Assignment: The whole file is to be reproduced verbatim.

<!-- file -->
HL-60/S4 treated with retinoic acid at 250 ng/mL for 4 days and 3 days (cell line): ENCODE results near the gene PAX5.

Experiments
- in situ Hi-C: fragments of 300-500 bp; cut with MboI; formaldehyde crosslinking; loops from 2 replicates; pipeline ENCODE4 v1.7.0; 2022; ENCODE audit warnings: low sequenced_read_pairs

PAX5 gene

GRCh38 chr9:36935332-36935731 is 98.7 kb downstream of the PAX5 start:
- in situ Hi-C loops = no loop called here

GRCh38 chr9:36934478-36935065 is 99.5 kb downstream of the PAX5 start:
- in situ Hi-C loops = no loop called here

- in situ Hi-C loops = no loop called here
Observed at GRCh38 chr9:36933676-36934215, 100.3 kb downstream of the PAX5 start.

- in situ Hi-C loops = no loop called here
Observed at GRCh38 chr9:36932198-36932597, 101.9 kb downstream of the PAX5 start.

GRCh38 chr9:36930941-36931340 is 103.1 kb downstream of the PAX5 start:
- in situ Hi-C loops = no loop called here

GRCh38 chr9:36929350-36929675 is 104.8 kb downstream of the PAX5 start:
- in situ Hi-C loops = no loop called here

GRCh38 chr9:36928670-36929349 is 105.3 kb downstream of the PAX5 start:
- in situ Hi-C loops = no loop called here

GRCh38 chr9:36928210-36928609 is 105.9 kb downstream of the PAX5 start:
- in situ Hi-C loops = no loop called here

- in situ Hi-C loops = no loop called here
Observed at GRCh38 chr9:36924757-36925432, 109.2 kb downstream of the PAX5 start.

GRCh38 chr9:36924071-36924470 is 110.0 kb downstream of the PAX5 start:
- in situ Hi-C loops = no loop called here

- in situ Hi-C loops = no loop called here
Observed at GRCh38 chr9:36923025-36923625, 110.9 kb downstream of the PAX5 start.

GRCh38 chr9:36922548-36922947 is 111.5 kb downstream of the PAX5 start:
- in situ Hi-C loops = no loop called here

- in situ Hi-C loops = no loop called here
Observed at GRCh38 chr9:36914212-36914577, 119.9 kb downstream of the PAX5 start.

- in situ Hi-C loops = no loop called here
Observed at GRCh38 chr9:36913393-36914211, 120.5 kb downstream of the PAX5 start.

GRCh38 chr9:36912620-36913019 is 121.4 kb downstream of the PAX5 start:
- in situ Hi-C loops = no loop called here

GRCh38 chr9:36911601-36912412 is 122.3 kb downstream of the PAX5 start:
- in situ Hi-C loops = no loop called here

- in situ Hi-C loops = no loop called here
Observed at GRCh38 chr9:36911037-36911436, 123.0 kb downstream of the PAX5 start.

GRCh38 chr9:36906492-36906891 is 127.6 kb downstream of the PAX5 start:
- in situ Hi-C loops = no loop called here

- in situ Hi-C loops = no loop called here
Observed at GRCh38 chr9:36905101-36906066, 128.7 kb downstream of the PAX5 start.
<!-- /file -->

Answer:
HL-60/S4 treated with retinoic acid at 250 ng/mL for 4 days and 3 days (cell line): ENCODE results near the gene PAX5.

Experiments
- in situ Hi-C: fragments of 300-500 bp; cut with MboI; formaldehyde crosslinking; loops from 2 replicates; pipeline ENCODE4 v1.7.0; 2022; ENCODE audit warnings: low sequenced_read_pairs

PAX5 gene

GRCh38 chr9:36935332-36935731 is 98.7 kb downstream of the PAX5 start:
- in situ Hi-C loops = no loop called here

GRCh38 chr9:36934478-36935065 is 99.5 kb downstream of the PAX5 start:
- in situ Hi-C loops = no loop called here

- in situ Hi-C loops = no loop called here
Observed at GRCh38 chr9:36933676-36934215, 100.3 kb downstream of the PAX5 start.

- in situ Hi-C loops = no loop called here
Observed at GRCh38 chr9:36932198-36932597, 101.9 kb downstream of the PAX5 start.

GRCh38 chr9:36930941-36931340 is 103.1 kb downstream of the PAX5 start:
- in situ Hi-C loops = no loop called here

GRCh38 chr9:36929350-36929675 is 104.8 kb downstream of the PAX5 start:
- in situ Hi-C loops = no loop called here

GRCh38 chr9:36928670-36929349 is 105.3 kb downstream of the PAX5 start:
- in situ Hi-C loops = no loop called here

GRCh38 chr9:36928210-36928609 is 105.9 kb downstream of the PAX5 start:
- in situ Hi-C loops = no loop called here

- in situ Hi-C loops = no loop called here
Observed at GRCh38 chr9:36924757-36925432, 109.2 kb downstream of the PAX5 start.

GRCh38 chr9:36924071-36924470 is 110.0 kb downstream of the PAX5 start:
- in situ Hi-C loops = no loop called here

- in situ Hi-C loops = no loop called here
Observed at GRCh38 chr9:36923025-36923625, 110.9 kb downstream of the PAX5 start.

GRCh38 chr9:36922548-36922947 is 111.5 kb downstream of the PAX5 start:
- in situ Hi-C loops = no loop called here

- in situ Hi-C loops = no loop called here
Observed at GRCh38 chr9:36914212-36914577, 119.9 kb downstream of the PAX5 start.

- in situ Hi-C loops = no loop called here
Observed at GRCh38 chr9:36913393-36914211, 120.5 kb downstream of the PAX5 start.

GRCh38 chr9:36912620-36913019 is 121.4 kb downstream of the PAX5 start:
- in situ Hi-C loops = no loop called here

GRCh38 chr9:36911601-36912412 is 122.3 kb downstream of the PAX5 start:
- in situ Hi-C loops = no loop called here

- in situ Hi-C loops = no loop called here
Observed at GRCh38 chr9:36911037-36911436, 123.0 kb downstream of the PAX5 start.

GRCh38 chr9:36906492-36906891 is 127.6 kb downstream of the PAX5 start:
- in situ Hi-C loops = no loop called here

- in situ Hi-C loops = no loop called here
Observed at GRCh38 chr9:36905101-36906066, 128.7 kb downstream of the PAX5 start.